PICKING kicked off this week on the first of this season’s cotton crops in Central Queensland (CQ), marking an early start to a harvest program that is set to become the ‘norm’ following the introduction of the new Bollgard III varieties this season.
CSD extension and development agronomist, Sam Lee, said over the past 10-15 years this would be the earliest picking in CQ.
“It is basically due to the new Bollgard III technology which has allowed the cotton planting window to be opened up. Before, growers were restricted to a September 15 to November 30 planting window. But they are now able to plant cotton from August 1 to December 31,” he said.
Mr Lee said the wider planting window had led to growers having the option of sowing an early plant or late plant crop.
“There has been a real split in the planting in CQ this year with quite a bit of cotton planted in early August, some scattered throughout September/October, then quite a bit in late November/December that was double-cropped from winter crops,” he said.
Consequently, the most advanced crops are ready to pick while the later crops are just starting flowering and will be months away from harvest.
Mr Lee said the irrigated cotton crops in CQ had copped hot conditions through the middle of summer and had early insect pressure, as had been the case right across the industry this season.
“There was quite low fruit retention early on. But what I am seeing in an early and late (sown) trial at Emerald is the early-planted trial is looking good at this stage. It will probably be picked late next week,” he said.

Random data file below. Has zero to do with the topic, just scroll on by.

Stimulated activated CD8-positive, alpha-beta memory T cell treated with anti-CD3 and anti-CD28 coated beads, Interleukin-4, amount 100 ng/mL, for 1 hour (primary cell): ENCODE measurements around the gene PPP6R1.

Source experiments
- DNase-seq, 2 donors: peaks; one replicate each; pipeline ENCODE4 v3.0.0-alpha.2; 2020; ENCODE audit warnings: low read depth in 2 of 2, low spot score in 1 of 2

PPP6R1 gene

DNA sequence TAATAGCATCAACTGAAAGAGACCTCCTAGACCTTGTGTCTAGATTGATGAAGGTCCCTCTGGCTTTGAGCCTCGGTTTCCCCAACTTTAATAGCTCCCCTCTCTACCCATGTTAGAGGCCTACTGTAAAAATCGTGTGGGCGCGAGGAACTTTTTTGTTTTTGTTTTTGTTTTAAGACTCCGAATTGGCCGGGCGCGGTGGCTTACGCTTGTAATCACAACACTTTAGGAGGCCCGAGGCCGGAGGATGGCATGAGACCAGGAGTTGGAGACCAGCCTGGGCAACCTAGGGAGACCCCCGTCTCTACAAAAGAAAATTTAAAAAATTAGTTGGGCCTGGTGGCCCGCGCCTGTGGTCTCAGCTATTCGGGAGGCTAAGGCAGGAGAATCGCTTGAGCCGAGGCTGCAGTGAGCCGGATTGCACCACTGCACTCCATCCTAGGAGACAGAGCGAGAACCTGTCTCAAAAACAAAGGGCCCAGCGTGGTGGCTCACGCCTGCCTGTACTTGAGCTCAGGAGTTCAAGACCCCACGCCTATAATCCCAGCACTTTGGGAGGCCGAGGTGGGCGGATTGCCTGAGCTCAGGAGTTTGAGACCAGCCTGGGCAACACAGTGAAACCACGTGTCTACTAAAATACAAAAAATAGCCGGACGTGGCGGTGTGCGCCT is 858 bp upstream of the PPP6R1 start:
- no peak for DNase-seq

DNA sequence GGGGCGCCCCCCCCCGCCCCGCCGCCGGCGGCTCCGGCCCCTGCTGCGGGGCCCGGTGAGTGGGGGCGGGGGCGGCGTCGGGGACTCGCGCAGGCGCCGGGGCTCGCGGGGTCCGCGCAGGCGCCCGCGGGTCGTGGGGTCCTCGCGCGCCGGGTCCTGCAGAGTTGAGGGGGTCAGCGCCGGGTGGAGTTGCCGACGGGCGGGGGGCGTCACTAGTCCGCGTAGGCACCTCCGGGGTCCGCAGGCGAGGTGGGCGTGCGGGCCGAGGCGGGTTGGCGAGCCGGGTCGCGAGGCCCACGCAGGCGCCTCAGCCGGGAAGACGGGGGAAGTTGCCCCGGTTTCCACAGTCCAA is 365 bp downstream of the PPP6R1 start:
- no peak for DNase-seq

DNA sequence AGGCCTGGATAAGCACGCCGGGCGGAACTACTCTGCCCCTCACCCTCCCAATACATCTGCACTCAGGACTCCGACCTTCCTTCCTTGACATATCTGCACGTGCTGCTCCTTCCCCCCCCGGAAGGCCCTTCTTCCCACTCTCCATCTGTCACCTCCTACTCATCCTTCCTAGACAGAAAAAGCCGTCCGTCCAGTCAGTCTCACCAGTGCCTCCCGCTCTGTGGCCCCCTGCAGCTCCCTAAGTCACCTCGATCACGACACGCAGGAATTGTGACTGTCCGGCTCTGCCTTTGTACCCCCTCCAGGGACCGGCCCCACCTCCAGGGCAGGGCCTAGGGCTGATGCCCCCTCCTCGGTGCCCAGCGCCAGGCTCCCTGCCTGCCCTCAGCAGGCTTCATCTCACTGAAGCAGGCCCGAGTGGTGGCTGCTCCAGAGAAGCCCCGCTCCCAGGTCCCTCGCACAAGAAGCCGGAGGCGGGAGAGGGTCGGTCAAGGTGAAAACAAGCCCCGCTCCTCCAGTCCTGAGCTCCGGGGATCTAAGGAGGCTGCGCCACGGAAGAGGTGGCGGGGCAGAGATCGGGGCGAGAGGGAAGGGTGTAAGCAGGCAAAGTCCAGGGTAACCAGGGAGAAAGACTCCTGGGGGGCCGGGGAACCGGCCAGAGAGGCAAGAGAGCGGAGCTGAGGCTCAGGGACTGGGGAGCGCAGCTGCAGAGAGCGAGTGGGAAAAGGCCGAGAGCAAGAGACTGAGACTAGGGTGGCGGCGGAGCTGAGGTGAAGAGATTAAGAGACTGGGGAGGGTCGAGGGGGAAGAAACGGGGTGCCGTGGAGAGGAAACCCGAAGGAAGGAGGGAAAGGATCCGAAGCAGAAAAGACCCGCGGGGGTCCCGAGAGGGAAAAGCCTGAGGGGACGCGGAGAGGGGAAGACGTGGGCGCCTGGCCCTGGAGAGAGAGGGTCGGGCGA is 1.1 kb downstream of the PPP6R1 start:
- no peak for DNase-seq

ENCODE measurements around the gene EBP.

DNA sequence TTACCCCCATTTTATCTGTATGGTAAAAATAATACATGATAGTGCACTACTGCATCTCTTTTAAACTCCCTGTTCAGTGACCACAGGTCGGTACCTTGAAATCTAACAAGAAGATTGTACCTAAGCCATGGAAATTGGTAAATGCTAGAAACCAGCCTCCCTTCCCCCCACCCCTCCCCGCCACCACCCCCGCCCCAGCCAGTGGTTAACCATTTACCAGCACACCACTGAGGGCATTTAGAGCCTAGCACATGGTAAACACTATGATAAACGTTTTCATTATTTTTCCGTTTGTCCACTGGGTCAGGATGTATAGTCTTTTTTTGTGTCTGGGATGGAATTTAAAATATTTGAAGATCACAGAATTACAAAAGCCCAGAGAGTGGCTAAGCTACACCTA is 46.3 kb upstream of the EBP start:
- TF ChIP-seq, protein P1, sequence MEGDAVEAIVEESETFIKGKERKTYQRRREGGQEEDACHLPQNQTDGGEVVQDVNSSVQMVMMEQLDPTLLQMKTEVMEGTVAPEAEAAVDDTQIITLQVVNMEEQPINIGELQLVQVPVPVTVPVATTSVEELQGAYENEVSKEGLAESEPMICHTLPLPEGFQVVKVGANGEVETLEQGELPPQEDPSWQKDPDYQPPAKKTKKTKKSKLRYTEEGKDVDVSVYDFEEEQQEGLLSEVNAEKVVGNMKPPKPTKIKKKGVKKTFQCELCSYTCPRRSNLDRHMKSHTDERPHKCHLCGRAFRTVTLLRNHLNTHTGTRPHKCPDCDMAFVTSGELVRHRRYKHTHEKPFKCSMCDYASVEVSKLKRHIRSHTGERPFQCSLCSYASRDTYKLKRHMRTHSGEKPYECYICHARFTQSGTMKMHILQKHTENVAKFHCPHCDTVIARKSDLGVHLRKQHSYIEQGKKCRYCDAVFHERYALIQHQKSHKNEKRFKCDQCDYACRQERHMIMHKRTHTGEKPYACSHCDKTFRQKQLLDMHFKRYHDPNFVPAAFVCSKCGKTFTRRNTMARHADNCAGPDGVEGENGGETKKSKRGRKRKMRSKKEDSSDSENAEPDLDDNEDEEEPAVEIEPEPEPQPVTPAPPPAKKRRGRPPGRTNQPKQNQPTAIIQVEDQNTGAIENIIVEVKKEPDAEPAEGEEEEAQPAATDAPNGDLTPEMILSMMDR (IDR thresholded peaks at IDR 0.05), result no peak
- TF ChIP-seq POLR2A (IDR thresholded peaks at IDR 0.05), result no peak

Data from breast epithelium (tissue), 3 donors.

Mr Lee said with dryland crops, there were small pockets that were looking reasonable, but in those areas that didn’t receive much rainfall through the summer the crops “aren’t looking the greatest”.
“The dryland plant in CQ was a little bit greater than normal. It had the potential to be quite a large dryland year and there was a lot of country prepared for dryland north of Emerald around Capella and Clermont, but they just didn’t get the rain,” he said.
“But there are areas around Springsure that haven’t planted dryland cotton for quite a while and there is a reasonable amount gone in there.”
Bollgard III, which was approved last year and widely grown for the first time this season, is the third version of genetically-modified, insect-resistant cotton developed by Monsanto.
It follows on from the successful Ingard (introduced into Australia in 1996) and Bollgard II (introduced 2004).
In addition to the Bt proteins found in Bollgard II, Cry1Ac and Cry2Ab, Bollgard III contains a third protein, Vip3A.
Having three proteins increases the longevity of the technology as each protein has a different mode of action which means each protein kills insect larvae in a different way.
The addition of the third protein increases the sustainability of the technology as it becomes increasingly difficult for cotton’s main pest, heliothis, to develop resistance to any of the Bt proteins.